C# Tutorial: Linked List

For archive purposes, I am posing a custom, generic, sortable, event-driven, doubly-linked list. In the future I will run some tests on it to see if it beats the current linked list implementation provided by the .NET framework. For those unsure of what a linked list is, here is a small tutorial on it.


When programming a computer, it is very common to store many items of the same type. Some different types of storing methods include array’s, lists, and linked lists. The array is probably the most common for those attempting to store items. When an array of items is specified, the computer goes into memory and searches for a place to allocate the array. If it cannot allocate the entire array, it will keep searching. until it can.

Now the problem with the array rises when someone runs out of room in their array. If they have an array that is 5 items large, and they want to hold a 6th, they must now re-define an entirely new array that can hold the new information. This requires the computer to go through and find another spot in memory that is big enough, place the new array in there, and then copy the elements from the original array to the new array. This problem is where a linked list comes in handy.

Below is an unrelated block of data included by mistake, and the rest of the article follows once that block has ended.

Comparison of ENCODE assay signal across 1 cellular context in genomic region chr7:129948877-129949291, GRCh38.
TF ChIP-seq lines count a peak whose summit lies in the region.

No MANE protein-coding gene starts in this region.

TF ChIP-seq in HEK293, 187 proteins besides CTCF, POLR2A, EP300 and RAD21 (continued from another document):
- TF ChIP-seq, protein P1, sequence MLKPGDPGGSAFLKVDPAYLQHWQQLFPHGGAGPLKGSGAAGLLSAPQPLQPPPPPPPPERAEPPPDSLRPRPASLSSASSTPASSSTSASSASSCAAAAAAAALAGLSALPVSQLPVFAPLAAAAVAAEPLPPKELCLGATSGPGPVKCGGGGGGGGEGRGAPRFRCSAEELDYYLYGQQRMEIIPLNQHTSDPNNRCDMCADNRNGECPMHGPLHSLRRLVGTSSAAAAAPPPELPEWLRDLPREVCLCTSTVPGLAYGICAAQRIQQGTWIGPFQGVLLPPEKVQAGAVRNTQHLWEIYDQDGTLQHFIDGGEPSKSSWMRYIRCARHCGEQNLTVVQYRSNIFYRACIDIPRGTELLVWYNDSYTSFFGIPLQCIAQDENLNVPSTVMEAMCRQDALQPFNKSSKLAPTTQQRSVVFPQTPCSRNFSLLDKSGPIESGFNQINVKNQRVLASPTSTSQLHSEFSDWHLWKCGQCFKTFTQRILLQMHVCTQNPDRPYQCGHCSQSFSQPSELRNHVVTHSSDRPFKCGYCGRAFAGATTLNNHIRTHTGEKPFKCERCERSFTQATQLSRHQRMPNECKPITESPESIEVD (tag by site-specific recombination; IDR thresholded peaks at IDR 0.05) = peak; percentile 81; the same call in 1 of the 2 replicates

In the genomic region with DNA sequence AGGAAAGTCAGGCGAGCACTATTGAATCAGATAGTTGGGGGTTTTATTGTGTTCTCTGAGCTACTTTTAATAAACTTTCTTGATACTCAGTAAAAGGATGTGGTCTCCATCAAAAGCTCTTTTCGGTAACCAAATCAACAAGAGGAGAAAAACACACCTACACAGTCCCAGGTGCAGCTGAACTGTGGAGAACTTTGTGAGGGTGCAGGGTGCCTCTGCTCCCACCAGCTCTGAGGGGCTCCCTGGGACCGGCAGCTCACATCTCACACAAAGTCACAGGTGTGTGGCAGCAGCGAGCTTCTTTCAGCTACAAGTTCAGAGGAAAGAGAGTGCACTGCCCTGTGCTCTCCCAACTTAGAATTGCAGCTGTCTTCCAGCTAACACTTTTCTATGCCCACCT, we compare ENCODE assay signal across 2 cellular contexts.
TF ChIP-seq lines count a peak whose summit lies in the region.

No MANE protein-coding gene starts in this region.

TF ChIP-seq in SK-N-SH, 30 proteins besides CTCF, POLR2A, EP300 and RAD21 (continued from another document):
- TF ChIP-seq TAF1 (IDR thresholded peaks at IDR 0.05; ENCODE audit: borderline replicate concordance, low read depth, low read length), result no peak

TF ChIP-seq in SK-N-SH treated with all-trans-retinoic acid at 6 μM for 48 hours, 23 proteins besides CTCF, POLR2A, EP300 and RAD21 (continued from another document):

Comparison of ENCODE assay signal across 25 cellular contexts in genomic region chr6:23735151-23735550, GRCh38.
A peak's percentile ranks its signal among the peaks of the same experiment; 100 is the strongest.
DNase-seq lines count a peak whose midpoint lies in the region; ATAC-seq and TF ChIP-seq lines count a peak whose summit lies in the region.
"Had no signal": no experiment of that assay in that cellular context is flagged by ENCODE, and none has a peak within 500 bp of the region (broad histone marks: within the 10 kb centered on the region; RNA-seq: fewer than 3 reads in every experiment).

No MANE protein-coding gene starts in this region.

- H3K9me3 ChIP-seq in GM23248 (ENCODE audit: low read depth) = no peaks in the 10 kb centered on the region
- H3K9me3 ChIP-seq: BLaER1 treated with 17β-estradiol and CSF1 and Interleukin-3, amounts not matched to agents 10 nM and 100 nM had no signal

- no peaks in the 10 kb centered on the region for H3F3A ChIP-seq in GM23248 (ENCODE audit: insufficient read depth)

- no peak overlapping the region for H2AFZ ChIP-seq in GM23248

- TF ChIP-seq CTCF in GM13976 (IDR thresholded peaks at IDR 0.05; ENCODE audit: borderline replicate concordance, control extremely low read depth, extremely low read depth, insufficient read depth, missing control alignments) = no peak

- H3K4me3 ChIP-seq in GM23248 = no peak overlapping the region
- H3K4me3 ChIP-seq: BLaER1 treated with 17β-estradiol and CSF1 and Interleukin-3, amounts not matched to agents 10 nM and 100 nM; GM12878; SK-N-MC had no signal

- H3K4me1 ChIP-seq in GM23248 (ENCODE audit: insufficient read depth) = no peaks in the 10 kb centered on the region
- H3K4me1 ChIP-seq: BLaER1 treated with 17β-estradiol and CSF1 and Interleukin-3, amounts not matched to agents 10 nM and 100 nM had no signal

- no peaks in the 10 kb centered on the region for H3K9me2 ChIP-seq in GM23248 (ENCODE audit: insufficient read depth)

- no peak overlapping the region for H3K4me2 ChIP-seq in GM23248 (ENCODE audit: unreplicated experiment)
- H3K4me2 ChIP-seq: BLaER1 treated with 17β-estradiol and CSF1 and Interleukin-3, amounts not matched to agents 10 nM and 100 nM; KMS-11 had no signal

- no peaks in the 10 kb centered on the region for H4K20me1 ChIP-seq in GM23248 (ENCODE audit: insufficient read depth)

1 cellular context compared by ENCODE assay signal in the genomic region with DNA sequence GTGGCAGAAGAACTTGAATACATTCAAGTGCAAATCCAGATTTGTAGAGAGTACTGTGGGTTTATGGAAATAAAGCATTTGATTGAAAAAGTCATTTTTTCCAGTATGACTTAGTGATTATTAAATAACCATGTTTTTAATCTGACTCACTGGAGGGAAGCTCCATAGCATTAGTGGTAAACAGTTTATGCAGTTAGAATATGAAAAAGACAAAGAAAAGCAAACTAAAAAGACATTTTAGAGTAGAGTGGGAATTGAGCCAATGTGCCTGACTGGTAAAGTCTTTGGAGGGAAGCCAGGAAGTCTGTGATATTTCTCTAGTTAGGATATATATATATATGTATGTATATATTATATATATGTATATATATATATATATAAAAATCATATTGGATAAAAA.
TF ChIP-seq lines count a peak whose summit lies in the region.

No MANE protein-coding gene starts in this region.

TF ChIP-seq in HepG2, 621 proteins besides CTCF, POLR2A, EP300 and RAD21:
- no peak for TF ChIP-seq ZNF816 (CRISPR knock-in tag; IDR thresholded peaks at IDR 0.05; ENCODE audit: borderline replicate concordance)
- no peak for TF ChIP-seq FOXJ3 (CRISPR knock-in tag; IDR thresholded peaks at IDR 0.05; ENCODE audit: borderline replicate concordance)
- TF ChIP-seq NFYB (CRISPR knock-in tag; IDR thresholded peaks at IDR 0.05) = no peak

The Linked List

When a linked list is used, every item is stored in a chain of items. The linked list works by housing the references to the next (and previous in doubly linked lists) items in the chain. To do this, it is common to house your value inside a node. That node contains a reference in memory to the next node. Thus, you can define nodes anywhere you want in memory as long as you link to it making it easy to add and remove any amount of elements in the chain. The code would look something like this if you are trying to store integers:


With anything in computer science, there are downfalls to using Linked Lists. In order to get to an element in the linked list, you must traverse the entire list until you get to that element. This can be time consuming if there are a lot of nodes. Another problem is if you lose a reference to one of the nodes, you break the entire list. However, in a lot of circumstances, it is very useful to be able to add and remove items on the fly just by changing references.


Here is an example doubly linked list example that I wrote. Thank dusda for the event driven idea. It is a doubly linked list that will convert to an array if needed. It supports any data type, and automatically sorts if specified. There is even support for getting an item by it’s location (index). I hope you all find it useful.